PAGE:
Malcolm Turnbull has overhauled the prime minister's Indigenous advisory council appointing six highly respected Aboriginal members.
Education guru Chris Sarra from the Stronger Smarter Institute, one of the first Aboriginal doctors in Australia Professor Ngiare Brown, and the Northern Territory's Australian of the Year finalist Andrea Mason. Traditional owner Djambawa Marawilli, community development worker Susan Murphy and Roy Ah See from the NSW Aboriginal Land Council round out the six.
Mr Turnbull is set make further appointments after consulting the new councilmembers. Former prime minister Tony Abbott appointed the original council which was chaired by Indigenous leader Warren Mundine.
"The refreshed council reflects the government's deep commitment to doing things with Indigenous Australians in a genuine partnership," Mr Turnbull said in a statement.
The council will continue to focus on education, community safety and justice, and employment.
Professor Ngiare Brown, Professor of Indigenous health and education
Area of expertise: Health and Wellbeing
Professor Ngiare Brown is a Yuin nation woman from the South Coast of NSW. She is a senior Aboriginal medical practitioner with qualifications in medicine, public health and primary care, and has studied bioethics, medical law and human rights. She was the first identified Aboriginal medical graduate from NSW, and is one of the first Aboriginal doctors in Australia. Professor Brown is a founding member and was Foundation CEO of the Australian Indigenous Doctors’ Association.
Professor Chris Sarra, Founder and Chairman, Stronger Smarter Institute
Area of expertise: Education
Professor Sarra became the first Aboriginal principal at Cherbourg State School in 1998, holds a Diploma of Teaching, a Bachelor of Education, a Master of Education, an Executive Masters in Public Administration from the Australia New Zealand School of Government (ANZSOG), and a PhD in Psychology at Murdoch University. Professor Sarra is also a Fellow of the Australian Institute of Company Directors (AICD) and an Honorary Fellow of the School of Ethical Leadership at the Melbourne Business School. In 2006, he established the Indigenous Education Leadership Institute, the forerunner to the Stronger Smarter Institute. In 2016, Professor Sarra was awarded NAIDOC Person of the Year, and has previously been a finalist for Australian of the Year in 2004 and 2010.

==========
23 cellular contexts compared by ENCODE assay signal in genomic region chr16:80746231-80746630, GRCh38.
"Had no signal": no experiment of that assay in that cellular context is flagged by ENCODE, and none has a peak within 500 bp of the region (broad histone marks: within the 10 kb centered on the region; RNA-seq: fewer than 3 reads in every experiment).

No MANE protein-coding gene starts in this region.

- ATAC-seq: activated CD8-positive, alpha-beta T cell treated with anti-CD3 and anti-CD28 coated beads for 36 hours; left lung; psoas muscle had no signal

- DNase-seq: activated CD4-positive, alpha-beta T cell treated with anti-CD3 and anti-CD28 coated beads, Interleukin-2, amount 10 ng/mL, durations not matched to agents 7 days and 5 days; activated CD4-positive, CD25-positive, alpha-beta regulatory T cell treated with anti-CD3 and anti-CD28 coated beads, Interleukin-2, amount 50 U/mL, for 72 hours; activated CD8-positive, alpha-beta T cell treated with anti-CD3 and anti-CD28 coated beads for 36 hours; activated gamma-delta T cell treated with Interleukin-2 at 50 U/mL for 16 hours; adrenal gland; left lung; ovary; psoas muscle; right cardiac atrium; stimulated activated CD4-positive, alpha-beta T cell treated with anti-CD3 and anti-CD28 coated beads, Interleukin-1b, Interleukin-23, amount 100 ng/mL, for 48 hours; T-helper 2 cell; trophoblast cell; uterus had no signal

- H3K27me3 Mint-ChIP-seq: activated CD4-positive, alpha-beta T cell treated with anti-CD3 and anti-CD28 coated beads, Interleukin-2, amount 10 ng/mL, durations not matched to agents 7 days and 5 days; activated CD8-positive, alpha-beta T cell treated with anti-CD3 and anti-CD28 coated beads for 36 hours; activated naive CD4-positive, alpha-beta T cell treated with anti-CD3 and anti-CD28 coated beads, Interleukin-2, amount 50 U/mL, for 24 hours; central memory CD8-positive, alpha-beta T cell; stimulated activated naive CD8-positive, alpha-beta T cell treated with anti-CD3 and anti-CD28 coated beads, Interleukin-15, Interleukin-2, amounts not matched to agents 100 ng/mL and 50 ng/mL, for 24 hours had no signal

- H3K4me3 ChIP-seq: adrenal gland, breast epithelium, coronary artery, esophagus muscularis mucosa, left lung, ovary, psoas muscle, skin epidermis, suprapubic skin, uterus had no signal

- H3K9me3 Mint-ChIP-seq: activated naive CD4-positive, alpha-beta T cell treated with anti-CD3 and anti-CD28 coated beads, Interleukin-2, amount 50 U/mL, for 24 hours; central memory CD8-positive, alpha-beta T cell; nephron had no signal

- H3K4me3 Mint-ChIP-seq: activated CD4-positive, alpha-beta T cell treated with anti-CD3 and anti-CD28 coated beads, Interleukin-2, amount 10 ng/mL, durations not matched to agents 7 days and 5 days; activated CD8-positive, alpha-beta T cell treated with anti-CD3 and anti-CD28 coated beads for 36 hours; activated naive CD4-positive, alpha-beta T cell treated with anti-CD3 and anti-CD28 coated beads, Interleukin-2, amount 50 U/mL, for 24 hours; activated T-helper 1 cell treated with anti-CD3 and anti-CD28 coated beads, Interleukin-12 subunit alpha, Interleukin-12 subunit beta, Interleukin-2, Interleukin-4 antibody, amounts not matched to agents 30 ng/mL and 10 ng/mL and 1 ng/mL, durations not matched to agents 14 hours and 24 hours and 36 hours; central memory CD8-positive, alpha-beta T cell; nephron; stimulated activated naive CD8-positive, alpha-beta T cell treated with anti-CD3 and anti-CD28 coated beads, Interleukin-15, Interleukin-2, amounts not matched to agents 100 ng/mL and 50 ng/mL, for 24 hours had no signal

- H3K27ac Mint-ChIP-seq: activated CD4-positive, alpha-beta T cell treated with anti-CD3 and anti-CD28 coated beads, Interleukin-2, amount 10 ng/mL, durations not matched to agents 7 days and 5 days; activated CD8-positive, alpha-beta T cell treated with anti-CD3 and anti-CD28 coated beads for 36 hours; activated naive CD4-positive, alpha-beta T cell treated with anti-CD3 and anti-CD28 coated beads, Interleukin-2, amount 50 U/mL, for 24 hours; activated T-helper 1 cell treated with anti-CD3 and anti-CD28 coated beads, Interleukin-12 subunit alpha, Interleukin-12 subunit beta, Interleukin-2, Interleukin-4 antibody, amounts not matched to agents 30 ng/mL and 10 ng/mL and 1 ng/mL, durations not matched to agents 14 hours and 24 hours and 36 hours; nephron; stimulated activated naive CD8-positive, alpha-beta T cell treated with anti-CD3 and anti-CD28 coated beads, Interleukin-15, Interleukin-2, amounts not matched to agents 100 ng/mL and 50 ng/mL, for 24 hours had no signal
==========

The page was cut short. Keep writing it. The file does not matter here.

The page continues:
Ms Andrea Mason, Chief Executive Officer, NPY Women's Council
Area of expertise: Community safety
Ms Andrea Mason is the current Northern Territory Australian of the Year and was awarded the Australian Businesswomen of the Year in 2016. Ms Mason is CEO of the NPY Women’s Council – an organisation committed to delivering youth and wellbeing programmes and addressing domestic and family violence.
Ms Susan Murphy, Chief Executive Officer, Winun Ngari Aboriginal Corporation
Area of expertise: Employment
Ms Susan Murphy is the CEO of Winun Ngari Aboriginal Corporation, the largest community development provider for remote Aboriginal communities in the West Kimberley. Ms Murphy has previously held positions in a number of government organisations and has extensive experience working within Aboriginal health, child care and justice.
Mr Roy Ah-See, Chairperson of the New South Wales Aboriginal Land Council
Area of Expertise: Economic Development, Land and Sea
Mr Roy Ah-See is a Wiradjuri man born and bred on Nanima Reserve near Wellington. He is a member of the Darkinjung Local Aboriginal Land Council and is Chairperson of the NSW Aboriginal Land Council.
Mr Ah-See has also held other roles at the NSW Aboriginal Land Council, NSW Aboriginal Housing Office and various government departments working in policy.
Mr Djambawa Marawili AM, Traditional Owner From Baniyala
Area of expertise: Culture, Community safety
Mr Marawili is Djirrikay or senior ceremonial leader for the Blue Mud Bay region of North East Arnhem Land and coordinated the sea rights claim in 2002 which eventuated in the High Court’s determination in the 2008 Blue Mud Bay Case. He is the leader of the Yolngu Madarppa clan and the Baniyala/ Yilpara homeland. Mr Marawili is Chairman of the Association of Northern Kimberley and Arnhem Aboriginal Artists. Mr Marawili is a senior artist, painter and sculptor and received an Order of Australia (AM) in 2010 for services to arts administration.